In the fall of 2019, our son texted me this picture indicating he had just completed a marathon in Leadville, CO.  A few minutes after sending the text he called and breathlessly told me that he had run the race with a time that qualified him to compete in a 100 mile ultra-race at Leadville in August 2020. Even though I celebrated with him, my first thought was, “Who gets excited about running a hundred mile race?!” Fast forward to last week, “Leadville is canceled for 2020,” he texted, “I can defer my entry to 2021.” I texted back, “What are you going to do about next year?” He quickly answered me, “I’m going to cross the finish line.” 

I haven’t been able to get that statement out of my mind. When I read that response from our son, I thought about those words in light of our current situation. What does it look like for us as followers of Jesus to have the desire to “cross the finish line” as we deal with a pandemic? Paul clearly stated what it looked like for him to live with that mindset when he wrote these words in 1 Corinthians 9: 24-27:  Do you not know that in a race all the runners run, but only one gets the prize? Run in such a way as to get the prize. Everyone who competes in the games goes into strict training. They do it to get a crown that will not last, but we do it to get a crown that will last forever. Therefore I do not run like someone running aimlessly; I do not fight like a boxer beating the air. No, I strike a blow to my body and make it my slave so that after I have preached to others, I myself will not be disqualified for the prize.

Covid19 has changed all of our lives. We have been sheltering in place, discerning what it looks like to create meaningful worship gatherings, discussing how to creatively continue small group ministry, looking for ways to connect with families and students.  And the list of responsibilities for church leaders gets longer and more complicated as the situation continues.  Life for everyone has become more confusing and complex.  Simple decisions are no longer simple. Researchers have noted that we lose 50% of our intellectual processing abilities during a crisis which puts our emotional, mental, relational and spiritual health at risk. (ReachGlobal Crisis Response)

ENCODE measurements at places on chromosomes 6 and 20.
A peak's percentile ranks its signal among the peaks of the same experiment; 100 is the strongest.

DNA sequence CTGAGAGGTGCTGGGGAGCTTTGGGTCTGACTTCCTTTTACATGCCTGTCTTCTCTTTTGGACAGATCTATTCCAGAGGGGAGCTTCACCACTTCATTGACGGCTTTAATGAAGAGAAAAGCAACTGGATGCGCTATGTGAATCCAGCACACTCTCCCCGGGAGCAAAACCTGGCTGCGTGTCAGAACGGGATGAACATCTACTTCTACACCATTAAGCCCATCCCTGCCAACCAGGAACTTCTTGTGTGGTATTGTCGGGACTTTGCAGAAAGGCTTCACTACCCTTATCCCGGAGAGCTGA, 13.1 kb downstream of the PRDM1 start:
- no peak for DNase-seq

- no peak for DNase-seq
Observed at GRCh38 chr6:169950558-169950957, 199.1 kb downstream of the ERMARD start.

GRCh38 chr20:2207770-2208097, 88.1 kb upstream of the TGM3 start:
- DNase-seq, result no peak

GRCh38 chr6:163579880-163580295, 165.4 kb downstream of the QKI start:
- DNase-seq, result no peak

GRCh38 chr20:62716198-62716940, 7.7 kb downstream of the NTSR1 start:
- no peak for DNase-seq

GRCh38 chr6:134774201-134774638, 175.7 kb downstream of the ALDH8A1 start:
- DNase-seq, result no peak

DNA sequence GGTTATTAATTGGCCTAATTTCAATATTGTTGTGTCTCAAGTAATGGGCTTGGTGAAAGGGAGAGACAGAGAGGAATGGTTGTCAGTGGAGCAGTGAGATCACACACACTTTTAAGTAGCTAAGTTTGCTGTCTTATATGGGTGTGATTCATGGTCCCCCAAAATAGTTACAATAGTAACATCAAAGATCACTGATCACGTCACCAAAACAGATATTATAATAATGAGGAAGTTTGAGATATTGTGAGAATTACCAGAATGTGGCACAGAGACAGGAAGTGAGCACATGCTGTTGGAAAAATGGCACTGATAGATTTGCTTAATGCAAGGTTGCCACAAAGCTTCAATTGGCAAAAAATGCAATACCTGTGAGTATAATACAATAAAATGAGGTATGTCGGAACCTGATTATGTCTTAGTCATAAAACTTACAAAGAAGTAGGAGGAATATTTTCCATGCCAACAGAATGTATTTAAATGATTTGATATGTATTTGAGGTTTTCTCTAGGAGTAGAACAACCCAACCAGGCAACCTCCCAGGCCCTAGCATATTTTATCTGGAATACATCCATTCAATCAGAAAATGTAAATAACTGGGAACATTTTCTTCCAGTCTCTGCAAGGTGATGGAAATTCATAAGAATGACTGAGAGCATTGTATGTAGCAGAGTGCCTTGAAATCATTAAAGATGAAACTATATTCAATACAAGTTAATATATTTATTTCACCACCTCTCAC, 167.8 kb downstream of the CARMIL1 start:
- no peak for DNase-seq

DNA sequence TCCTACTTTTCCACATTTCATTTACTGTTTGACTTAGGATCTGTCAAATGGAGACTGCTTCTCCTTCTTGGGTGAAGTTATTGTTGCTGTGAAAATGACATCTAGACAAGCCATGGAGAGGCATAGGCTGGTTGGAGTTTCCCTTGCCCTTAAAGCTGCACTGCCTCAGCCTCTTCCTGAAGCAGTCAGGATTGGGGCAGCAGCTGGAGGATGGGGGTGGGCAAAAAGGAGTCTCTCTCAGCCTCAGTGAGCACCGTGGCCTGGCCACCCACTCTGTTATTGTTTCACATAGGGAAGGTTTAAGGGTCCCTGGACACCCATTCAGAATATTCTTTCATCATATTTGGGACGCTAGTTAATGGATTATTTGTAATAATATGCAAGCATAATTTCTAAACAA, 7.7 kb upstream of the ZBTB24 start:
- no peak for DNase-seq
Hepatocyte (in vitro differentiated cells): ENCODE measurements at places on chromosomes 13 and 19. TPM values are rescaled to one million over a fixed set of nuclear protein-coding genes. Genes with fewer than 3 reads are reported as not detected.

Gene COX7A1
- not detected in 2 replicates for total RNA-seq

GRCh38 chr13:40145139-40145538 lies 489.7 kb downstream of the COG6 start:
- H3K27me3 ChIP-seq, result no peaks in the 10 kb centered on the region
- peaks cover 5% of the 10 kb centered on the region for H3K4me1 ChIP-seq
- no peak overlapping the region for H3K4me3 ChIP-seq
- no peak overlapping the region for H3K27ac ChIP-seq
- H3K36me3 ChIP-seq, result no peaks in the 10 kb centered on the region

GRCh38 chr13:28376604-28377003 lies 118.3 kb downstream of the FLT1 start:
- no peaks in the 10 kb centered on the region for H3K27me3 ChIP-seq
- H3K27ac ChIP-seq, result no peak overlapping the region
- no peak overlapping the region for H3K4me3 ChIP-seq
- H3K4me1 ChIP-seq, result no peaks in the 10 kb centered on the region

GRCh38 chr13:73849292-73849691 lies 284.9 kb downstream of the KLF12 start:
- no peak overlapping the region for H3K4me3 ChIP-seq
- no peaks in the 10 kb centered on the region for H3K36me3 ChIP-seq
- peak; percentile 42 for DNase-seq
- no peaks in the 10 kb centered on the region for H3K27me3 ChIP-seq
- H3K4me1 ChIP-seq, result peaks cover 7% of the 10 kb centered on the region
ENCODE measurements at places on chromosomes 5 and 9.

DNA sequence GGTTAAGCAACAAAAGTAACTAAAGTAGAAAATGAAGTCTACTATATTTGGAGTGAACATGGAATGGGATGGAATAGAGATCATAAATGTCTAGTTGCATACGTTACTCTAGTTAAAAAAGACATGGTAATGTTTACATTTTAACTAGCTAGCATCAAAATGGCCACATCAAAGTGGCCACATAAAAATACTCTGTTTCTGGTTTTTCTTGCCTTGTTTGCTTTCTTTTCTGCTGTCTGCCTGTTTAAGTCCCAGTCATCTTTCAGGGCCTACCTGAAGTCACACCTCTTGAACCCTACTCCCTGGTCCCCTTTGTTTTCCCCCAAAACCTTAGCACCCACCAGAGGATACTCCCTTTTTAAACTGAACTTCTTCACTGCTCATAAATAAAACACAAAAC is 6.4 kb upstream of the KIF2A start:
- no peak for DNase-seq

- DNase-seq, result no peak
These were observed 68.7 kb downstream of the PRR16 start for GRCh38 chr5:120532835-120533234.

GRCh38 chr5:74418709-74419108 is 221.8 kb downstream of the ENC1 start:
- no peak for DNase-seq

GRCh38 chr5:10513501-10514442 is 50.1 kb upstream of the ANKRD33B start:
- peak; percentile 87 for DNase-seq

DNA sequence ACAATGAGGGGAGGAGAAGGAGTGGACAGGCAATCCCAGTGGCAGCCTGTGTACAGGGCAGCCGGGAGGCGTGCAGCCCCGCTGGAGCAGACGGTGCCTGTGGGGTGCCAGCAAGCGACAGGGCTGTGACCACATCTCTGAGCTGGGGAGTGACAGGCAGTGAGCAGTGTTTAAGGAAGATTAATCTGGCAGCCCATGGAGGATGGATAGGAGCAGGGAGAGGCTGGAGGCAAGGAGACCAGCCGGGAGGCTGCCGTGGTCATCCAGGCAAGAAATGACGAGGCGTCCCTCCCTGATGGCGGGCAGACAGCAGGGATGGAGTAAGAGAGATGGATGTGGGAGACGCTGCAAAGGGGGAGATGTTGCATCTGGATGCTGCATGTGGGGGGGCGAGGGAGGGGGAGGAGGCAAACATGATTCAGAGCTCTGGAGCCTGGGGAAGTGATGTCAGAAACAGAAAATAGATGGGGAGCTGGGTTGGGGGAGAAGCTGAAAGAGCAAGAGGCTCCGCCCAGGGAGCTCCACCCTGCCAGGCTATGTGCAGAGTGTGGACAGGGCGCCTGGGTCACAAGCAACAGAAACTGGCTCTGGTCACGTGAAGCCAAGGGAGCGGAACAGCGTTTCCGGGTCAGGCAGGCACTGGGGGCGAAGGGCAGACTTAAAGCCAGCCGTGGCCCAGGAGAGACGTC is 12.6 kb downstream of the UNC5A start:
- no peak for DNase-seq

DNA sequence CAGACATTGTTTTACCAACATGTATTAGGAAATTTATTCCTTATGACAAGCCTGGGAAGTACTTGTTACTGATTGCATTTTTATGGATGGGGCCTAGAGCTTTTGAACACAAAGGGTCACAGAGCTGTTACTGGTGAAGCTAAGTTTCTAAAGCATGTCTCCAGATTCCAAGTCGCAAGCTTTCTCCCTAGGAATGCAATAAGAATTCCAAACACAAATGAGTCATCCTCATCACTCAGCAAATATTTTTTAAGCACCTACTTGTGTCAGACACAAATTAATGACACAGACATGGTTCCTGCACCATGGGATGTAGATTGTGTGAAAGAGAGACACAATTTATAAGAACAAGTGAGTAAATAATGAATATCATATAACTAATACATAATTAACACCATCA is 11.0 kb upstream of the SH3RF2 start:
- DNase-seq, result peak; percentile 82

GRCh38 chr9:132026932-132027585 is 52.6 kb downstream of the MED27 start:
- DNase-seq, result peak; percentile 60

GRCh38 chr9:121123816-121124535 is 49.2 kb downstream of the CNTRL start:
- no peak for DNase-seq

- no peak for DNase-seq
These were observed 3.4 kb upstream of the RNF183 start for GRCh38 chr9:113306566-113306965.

For many of us, “crossing the finish line,” feels like an elusive goal. Each day can feel more daunting than the day before and the thought of continuing to serve others seems challenging. The race we are in feels hard.  But I want to embolden you with this thought. Crossing the finish line is the goal that we need to keep in mind if we’re going to win the race.

In a spiritual way, we hold onto the hope that is in us, and the knowledge of eternal life helps us to persevere. But in a practical way, we need to think about what it looks like to “cross the finish line” every day. Daily finish line victories will add up to healthy rhythms, and healthy rhythms train us to win the prize at the end of the race. More than ever, during this season we cannot abandon the rhythms that strengthen us and help us claim the prize that Paul mentions. I’ve identified the following daily “finish lines” to help me maintain health and sanity.

  1. Spending time with Jesus every day. Listening to the Spirit so that my soul is renewed.
  2. Praying consistently for people on their spiritual journeys to be strengthened.
  3. Exercising to get the endorphins moving.
  4. Going outside and enjoying God’s creation (even if that’s just sitting on my patio).
  5. Getting good rest and sleep.

Your list will be different than mine, but accomplishing these activities have helped me to see, in a practical way, what it looks like to daily “cross the finish line,” and the completion of each one is a small victory that adds up to winning the race and coping with this difficult season.

I’m looking forward to the race our son will run next year; maybe I’ll even fly to Colorado to cheer him on. However, in the meantime, I want to be faithful training each day to ultimately cross the finish line where Jesus says, “Well done, good and faithful servant.” May this challenging season be a time for each of us to maintain the healthy rhythms that are training us to run the race and “cross the finish line” that ultimately leads us to being with Jesus! And as we have opportunity, let’s cheer each other on to victory. You can do this!

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Deb Hinkel

Deb Hinkel

Director of Spiritual Formation at Hershey Free
Deb Hinkel is the Director of Spiritual Formation and Family Ministry at Hershey Free Church. She joined the church’s staff in 2015 after spending fourteen years as an assistant professor in the Church and Ministry Leadership department at Lancaster Bible College. Deb holds a Master of Arts degree in Ministry from Lancaster Bible College; and prior to her work there, she spent fifteen years in church ministry, developing programs in Christian education, children’s ministry, and women’s ministry.
Deb Hinkel

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